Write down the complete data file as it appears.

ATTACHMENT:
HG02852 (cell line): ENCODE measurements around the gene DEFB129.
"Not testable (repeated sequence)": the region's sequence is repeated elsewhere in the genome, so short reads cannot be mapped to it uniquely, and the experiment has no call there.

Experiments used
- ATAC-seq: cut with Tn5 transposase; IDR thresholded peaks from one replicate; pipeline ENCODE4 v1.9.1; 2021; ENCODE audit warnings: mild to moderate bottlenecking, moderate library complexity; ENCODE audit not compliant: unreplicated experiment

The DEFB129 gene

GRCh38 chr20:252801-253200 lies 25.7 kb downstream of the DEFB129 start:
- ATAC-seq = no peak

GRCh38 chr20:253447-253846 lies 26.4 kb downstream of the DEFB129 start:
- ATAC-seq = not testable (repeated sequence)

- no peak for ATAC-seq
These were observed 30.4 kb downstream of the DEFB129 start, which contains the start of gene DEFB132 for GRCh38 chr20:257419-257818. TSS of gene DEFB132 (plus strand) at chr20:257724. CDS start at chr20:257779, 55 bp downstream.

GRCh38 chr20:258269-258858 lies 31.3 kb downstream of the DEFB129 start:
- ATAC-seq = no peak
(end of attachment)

HG02852 (cell line): ENCODE measurements around the gene DEFB129.
"Not testable (repeated sequence)": the region's sequence is repeated elsewhere in the genome, so short reads cannot be mapped to it uniquely, and the experiment has no call there.

Experiments used
- ATAC-seq: cut with Tn5 transposase; IDR thresholded peaks from one replicate; pipeline ENCODE4 v1.9.1; 2021; ENCODE audit warnings: mild to moderate bottlenecking, moderate library complexity; ENCODE audit not compliant: unreplicated experiment

The DEFB129 gene

GRCh38 chr20:252801-253200 lies 25.7 kb downstream of the DEFB129 start:
- ATAC-seq = no peak

GRCh38 chr20:253447-253846 lies 26.4 kb downstream of the DEFB129 start:
- ATAC-seq = not testable (repeated sequence)

- no peak for ATAC-seq
These were observed 30.4 kb downstream of the DEFB129 start, which contains the start of gene DEFB132 for GRCh38 chr20:257419-257818. TSS of gene DEFB132 (plus strand) at chr20:257724. CDS start at chr20:257779, 55 bp downstream.

GRCh38 chr20:258269-258858 lies 31.3 kb downstream of the DEFB129 start:
- ATAC-seq = no peak